In another part of the neighborhood was an attractively colorful building which proved to be a bike shop. All kids love bikes, but bikes are not just for kids in New Orleans, which is a bike-friendly city in the extreme. Young people in inner-city neighborhoods even have customized bikes, sometimes rigged with lighting and sound systems.
Down on Claiborne Avenue, I came across a tire shop that has evidently had a problem with neighborhood crime, and decided to deal with it through a blunt sign: “No cat selling, No crack selling, No loitering…NOPD Will Be Called.” It’s hard to imagine anyone trying to sell drugs or love at the neighborhood tire shop, but evidently someone did. Nearby, a recently poured sidewalk gave a group of 9th Ward kids an opportunity to immortalize their names in concrete. They listed their names along with their ward, and the designation “The Crew”. Here’s hoping that they and their peers in the 9th Ward have a bright future ahead.
The To Be Continued Brass Band (or TBC Brass Band) plays every Wednesday at Celebration Hall on St. Bernard Avenue in the Seventh Ward of New Orleans, but their performance on Wednesday August 20 was special, as it coincided with the birthday of the band’s deceased saxophone player Brandon Franklin. Any TBC performance is spirited, but this night was especially significant, and they opened with a traditional reading of “Just Over In The Glory Land” as a tribute. It was a steamy hot night, the musicians covered with sweat by the second tune, but nothing stopped the second-liners and buckjumpers on the dance floor in front of the stage. Aside from members of another local brass band (without instruments) talking smack during the intermission, it was another one of those memorable New Orleans nights.
There’s not a great deal of reggae activity in Memphis (perhaps because our city has very few Caribbean residents), but we do have one really good reggae and dub band known as the Chinese Connection Dub Embassy, so when I saw that they were playing on the outdoor stage at Handy Park downtown on August 15th, I called my homeboy Otis Logan and he and I went down to check them out. Early in their show, they provided the backing for former American Idol participant Lil Rounds and for the rapper C Beyohn, but it was on their own set of songs that I was most impressed. After an original opening, they launched into a reading of the Dramatics classic “Whatcha See Is Whatcha Get’, followed by a ska classic instrumental known as “Rockfort Rock”, and finally with the timely political original “Tyrant”, which the lead singer skillfully connected to the recent police shooting of Michael Brown and the militarized police response to peaceful protesters in Ferguson, Missouri. Despite that somewhat grim reminder, the vibe of the evening was good times and good fun.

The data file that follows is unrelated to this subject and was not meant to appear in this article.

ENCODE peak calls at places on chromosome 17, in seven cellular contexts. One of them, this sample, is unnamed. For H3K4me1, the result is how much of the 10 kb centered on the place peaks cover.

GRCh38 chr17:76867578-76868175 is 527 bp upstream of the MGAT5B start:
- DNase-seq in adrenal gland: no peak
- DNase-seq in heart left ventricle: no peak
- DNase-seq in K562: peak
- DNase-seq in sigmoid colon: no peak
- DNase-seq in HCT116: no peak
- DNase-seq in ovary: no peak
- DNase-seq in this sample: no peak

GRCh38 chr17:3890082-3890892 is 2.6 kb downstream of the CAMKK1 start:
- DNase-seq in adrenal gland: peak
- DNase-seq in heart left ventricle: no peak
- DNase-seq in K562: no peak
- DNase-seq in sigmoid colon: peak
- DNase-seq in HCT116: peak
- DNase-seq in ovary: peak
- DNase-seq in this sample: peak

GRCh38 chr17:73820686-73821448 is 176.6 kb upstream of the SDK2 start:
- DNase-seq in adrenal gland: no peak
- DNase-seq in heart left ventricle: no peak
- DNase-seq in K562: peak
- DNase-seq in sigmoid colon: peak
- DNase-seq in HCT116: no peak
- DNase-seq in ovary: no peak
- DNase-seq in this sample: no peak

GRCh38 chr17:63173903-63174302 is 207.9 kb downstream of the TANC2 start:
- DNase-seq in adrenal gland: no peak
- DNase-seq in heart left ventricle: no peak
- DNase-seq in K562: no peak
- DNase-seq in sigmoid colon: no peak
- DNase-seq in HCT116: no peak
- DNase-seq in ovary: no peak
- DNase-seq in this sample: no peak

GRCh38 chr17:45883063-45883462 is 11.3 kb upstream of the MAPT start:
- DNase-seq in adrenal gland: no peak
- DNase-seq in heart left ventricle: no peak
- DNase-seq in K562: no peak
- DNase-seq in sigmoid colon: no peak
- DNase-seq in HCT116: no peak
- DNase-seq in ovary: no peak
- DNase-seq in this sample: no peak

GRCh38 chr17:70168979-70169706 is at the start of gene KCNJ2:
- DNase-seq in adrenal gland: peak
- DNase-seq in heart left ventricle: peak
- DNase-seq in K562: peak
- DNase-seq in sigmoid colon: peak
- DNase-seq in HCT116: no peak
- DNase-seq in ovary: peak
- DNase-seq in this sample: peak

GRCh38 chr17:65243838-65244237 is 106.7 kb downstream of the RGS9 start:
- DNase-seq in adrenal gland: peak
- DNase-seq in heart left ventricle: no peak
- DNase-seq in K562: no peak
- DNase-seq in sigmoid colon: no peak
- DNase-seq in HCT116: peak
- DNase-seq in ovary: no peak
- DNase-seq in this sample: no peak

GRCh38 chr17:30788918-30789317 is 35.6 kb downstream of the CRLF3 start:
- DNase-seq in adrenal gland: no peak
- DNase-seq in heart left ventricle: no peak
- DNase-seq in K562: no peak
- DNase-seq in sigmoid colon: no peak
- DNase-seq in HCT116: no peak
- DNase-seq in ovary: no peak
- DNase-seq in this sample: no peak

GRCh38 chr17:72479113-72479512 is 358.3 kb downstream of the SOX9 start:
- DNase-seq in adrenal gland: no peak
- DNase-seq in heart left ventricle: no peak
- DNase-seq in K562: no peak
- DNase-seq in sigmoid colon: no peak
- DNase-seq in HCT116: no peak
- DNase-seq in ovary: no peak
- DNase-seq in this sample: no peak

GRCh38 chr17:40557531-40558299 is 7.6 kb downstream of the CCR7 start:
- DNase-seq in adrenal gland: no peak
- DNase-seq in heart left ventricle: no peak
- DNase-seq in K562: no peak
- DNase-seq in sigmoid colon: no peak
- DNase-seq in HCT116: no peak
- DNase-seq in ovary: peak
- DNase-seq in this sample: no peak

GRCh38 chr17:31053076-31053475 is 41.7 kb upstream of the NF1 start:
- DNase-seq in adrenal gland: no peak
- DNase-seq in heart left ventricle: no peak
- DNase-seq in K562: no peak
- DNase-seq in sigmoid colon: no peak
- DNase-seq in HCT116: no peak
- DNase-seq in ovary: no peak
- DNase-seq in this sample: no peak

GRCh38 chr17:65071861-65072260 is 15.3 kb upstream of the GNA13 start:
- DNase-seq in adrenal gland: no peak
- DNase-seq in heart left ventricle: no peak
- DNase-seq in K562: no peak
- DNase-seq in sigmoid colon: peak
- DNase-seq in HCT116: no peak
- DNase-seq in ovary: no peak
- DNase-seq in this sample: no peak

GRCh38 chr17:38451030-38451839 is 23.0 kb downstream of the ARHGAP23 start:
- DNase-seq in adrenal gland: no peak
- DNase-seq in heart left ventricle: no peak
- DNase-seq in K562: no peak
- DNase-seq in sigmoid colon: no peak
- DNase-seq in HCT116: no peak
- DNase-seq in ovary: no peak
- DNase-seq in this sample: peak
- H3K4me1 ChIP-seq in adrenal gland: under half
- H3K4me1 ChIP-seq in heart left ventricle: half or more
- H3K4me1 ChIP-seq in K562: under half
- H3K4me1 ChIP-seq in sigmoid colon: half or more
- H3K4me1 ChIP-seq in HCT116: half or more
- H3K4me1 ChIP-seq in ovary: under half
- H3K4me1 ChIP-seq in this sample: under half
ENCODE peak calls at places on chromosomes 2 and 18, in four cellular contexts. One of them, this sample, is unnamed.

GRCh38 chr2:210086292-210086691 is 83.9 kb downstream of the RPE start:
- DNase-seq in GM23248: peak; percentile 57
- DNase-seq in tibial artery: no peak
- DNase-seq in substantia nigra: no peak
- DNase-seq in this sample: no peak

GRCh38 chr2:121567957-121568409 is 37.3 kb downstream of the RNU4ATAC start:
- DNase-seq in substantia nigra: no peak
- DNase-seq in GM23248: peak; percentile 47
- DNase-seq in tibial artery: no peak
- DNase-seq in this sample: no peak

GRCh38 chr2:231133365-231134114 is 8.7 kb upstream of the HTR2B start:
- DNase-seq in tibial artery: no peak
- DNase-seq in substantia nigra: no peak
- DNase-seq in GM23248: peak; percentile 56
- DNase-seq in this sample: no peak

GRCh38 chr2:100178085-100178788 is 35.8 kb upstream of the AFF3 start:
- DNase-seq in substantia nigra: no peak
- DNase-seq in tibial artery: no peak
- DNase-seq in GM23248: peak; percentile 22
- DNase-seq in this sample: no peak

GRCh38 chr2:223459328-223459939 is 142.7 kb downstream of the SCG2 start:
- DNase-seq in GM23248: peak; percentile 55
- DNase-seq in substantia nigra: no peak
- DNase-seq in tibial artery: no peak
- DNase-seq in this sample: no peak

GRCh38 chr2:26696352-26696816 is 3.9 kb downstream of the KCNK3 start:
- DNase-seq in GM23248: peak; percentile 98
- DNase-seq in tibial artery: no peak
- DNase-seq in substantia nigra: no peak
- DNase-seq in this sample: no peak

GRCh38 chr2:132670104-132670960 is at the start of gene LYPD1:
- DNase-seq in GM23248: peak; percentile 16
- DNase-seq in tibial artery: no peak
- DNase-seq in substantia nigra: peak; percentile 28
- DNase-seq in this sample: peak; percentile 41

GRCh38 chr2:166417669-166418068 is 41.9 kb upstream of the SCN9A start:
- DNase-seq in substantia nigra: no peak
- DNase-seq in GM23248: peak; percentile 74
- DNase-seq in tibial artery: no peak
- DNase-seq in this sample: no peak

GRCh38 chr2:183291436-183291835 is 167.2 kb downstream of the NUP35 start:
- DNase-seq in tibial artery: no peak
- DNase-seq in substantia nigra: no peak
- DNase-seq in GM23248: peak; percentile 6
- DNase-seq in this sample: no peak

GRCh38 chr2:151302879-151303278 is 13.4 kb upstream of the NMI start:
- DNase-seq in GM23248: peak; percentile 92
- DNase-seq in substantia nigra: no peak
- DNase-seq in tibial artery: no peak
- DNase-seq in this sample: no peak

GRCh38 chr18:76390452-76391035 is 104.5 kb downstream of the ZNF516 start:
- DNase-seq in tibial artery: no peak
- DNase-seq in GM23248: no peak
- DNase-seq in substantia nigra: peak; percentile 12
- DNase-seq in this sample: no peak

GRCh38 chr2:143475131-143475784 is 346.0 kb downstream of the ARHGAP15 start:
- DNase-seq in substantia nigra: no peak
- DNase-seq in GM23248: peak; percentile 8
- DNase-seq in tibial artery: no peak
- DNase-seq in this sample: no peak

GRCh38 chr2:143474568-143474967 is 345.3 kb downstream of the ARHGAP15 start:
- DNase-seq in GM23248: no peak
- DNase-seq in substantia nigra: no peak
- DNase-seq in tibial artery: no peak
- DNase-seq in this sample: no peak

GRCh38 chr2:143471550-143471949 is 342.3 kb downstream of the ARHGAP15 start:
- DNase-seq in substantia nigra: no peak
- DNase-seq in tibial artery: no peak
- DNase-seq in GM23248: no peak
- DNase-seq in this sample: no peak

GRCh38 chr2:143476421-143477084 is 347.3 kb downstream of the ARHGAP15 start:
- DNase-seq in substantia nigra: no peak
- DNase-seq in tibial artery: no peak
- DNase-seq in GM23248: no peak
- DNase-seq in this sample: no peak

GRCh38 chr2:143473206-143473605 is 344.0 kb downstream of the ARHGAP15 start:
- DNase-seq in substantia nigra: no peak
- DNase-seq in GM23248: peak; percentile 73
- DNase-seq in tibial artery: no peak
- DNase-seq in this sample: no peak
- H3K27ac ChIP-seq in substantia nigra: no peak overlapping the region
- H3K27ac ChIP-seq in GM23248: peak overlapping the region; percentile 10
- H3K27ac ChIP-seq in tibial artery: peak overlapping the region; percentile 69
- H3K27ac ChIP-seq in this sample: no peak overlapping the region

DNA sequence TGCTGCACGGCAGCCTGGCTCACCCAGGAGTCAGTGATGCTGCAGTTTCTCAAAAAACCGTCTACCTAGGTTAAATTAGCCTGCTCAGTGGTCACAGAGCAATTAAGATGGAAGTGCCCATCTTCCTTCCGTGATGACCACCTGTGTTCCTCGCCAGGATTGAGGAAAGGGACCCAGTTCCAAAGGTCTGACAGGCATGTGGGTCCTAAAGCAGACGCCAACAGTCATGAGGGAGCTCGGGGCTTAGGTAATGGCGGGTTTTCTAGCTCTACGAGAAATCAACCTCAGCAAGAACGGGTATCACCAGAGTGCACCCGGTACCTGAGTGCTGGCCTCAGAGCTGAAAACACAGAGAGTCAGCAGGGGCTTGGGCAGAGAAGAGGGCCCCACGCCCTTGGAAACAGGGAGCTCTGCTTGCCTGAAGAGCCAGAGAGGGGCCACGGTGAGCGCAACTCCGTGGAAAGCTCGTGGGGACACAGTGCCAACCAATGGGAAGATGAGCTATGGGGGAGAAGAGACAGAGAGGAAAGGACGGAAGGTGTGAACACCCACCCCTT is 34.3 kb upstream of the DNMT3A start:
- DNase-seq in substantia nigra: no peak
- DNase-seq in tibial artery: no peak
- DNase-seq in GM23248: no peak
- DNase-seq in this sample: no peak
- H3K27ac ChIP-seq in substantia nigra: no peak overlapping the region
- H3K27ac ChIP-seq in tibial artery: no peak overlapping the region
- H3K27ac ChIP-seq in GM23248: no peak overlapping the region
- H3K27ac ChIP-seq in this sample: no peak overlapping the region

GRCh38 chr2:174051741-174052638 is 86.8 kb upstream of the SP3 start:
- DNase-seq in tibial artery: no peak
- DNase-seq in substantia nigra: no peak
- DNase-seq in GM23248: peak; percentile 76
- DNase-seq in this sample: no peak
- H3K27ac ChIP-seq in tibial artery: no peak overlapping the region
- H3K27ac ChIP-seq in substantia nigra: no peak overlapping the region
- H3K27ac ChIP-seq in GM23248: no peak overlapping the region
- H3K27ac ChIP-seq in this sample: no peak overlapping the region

I knew that live music went on at Brinson’s in downtown Memphis, but it had been years since I had been there, so when I read that the Concrete Soul Band would be playing there, I decided to drive down and check it out. Concrete Soul proved to be a very funky, tight band, playing both smooth jazz and some neo-soul, and after the intermission, we got a special surprise as former Memphian Arean Alston came on stage to perform. Alston had been in Memphis all week, and had performed elsewhere, but it was great to see her in the city again.
The Cooper-Young Gazebo in front of Strano Sicilian Kitchen has seen a lot more live music activity this summer than in past years, and a great deal of it has been neo-soul, which is a refreshing change. Whereas music at the gazebo last summer was largely restricted to Thursday nights, this summer has seen live music pop up there on Tuesdays and Wednesdays as well as Thursdays. The other night, when I was enjoying an outdoor deck dinner at the Slider Inn, I saw a tweet that indicated that Memphis neo-sooul singer Apollo Mighty was performing at the gazebo in Cooper-Young, so as soon as I was finished eating, I headed straight over there. I had heard Apollo Mighty once before, at a Memfix party in South Memphis, but there he had been by himself, performing without his band. On this particular night, he had the full band, including his drummer, who recently moved to Memphis from Nashville. They are a first-rate group of musicians, and Apollo is a young but gifted singer with a lot of future potential. I was especially impressed that he didn’t do strictly covers as so many Memphis singers do, but also some of his original compositions as well.
My bass-playing friend Monte Butts had asked me to come down to Tupelo and play a gig with him at the Linc Center, and when the gig was over at 9:30, I didn’t just feel like turning around and driving back to Memphis. So I used my Hangtime app on my phone, and saw where a band called the House of Funk was playing at Woody’s Steakhouse on Gloster Street. I had always thought of Woody’s as an upscale steakhouse, and not the sort of place to book a band with a name like House of Funk. But I dutifully headed over there anyway, and discovered that far in the back of Woody’s is a place called the Captain’s Den Lounge, with a stage area for bands, and there the House of Funk was, playing a delightful mix of soul and rhythm and blues, with a room full of their fans in the bar. They took an intermission, but only a brief one, and soon returned with a fiery latin instrumental, and then performed a couple of vocal originals that were actually really great songs. I was actually disappointed when their performance ended for the night.